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INTEROFFICE MEMOS ARE AN ENDANGERED SPECIES

 INTEROFFICE MEMOS ARE AN ENDANGERED SPECIES
 PALOS VERDES ESTATES, Calif., July 28 /PRNewswire/ -- Paper


shuffling in today's office is still a costly enemy of productivity, but technology is promising to obsolete the lion's share of paper mail.
 "In an effort to cut mailing costs, most business owners and managers are investigating electronic imaging systems to replace paper for any documents that now are delivered via governmental postal systems, company mail departments and private delivery companies," said Dr. Keith T. Davidson of XPLOR International, the trade group of the electronic document systems industry.
 "The quickest and most complete penetration of electronic mail will be in routine intercompany correspondence. Technology is available, the dollars are right and few organizations of more than a few employees will be willing to pay for paper-based interoffice mail for routine person-to-person correspondence," he added.
 "The days of the traditional memo are numbered. Memos on paper are becoming an endangered species. In most offices, the last paper memo will be one from top management saying, 'no more interoffice memos, put it on the network,'" Davidson forecast.
 "After memos, the next category of business paperwork to convert to electronic systems will be transaction-based intercompany correspondence. This is assured as technology, system design and organization design adjust to handling electronic processing of corporate transaction documents," the XPLOR International executive director stated.
 "Documents sent between companies with close relationships will be next to be converted from paper to electronic documents. Businesses increasingly will communicate electronically with their distributors, sales agents, ad agencies, insurance brokers and consultants," he predicted.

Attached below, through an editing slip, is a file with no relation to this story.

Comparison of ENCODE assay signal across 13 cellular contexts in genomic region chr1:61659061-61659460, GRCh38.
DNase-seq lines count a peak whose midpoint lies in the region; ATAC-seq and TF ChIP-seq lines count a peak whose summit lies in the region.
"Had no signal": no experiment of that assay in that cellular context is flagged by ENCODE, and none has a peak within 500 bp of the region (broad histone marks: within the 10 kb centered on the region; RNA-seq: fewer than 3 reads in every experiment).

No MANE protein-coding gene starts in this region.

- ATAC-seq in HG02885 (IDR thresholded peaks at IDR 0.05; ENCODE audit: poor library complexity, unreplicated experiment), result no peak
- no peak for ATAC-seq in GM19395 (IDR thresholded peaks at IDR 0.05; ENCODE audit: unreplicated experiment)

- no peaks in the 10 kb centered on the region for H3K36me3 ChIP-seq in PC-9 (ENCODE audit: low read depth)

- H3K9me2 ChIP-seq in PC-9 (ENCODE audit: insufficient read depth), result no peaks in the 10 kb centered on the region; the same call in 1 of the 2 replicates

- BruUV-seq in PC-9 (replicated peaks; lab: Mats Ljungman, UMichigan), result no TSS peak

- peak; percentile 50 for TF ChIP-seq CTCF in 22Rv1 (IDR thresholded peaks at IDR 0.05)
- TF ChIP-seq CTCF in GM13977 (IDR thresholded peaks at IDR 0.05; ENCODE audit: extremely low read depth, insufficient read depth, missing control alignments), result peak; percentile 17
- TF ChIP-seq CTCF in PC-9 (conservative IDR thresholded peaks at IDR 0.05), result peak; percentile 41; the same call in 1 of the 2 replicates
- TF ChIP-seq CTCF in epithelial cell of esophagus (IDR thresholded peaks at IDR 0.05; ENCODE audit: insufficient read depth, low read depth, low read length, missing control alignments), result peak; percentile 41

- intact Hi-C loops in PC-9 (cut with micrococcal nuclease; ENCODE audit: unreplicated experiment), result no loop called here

Business-to-business documents among all companies, especially customers and suppliers, already comprise a major application for electronic data interchange. This method of transferring electronic images instead of paper documents is growing rapidly, according to the electronic document systems industry executive.
 "As the evolution from paper mail to electronic documents takes place, the final stage will be consumer mail but it's unlikely that any measurable impact will occur before the year 2000. Videotext doesn't appear to be an acceptable substitute for direct mail. At- home electronic banking is not making dramatic inroads into the current paper-based billing and remittance systems," Davidson explained.
 "By no means will paper disappear from our desktops, but as electronic printing's role changes, our letter openers will become antiques," concluded XPLOR International's executive director.
 XPLOR International is headquartered in Palos Verdes Estates, and serves some 1,400 corporate members worldwide, including most of the high volume users and vendors of electronic printing and publishing equipment.
 -0- 7/28/92
 /CONTACT: Dr. Keith T. Davidson of XPLOR International, 310-373-3633, ext. 101/ CO: XPLOR International ST: California IN: SU:


JL -- LA006 -- 4062 07/28/92 11:45 EDT
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Date:Jul 28, 1992
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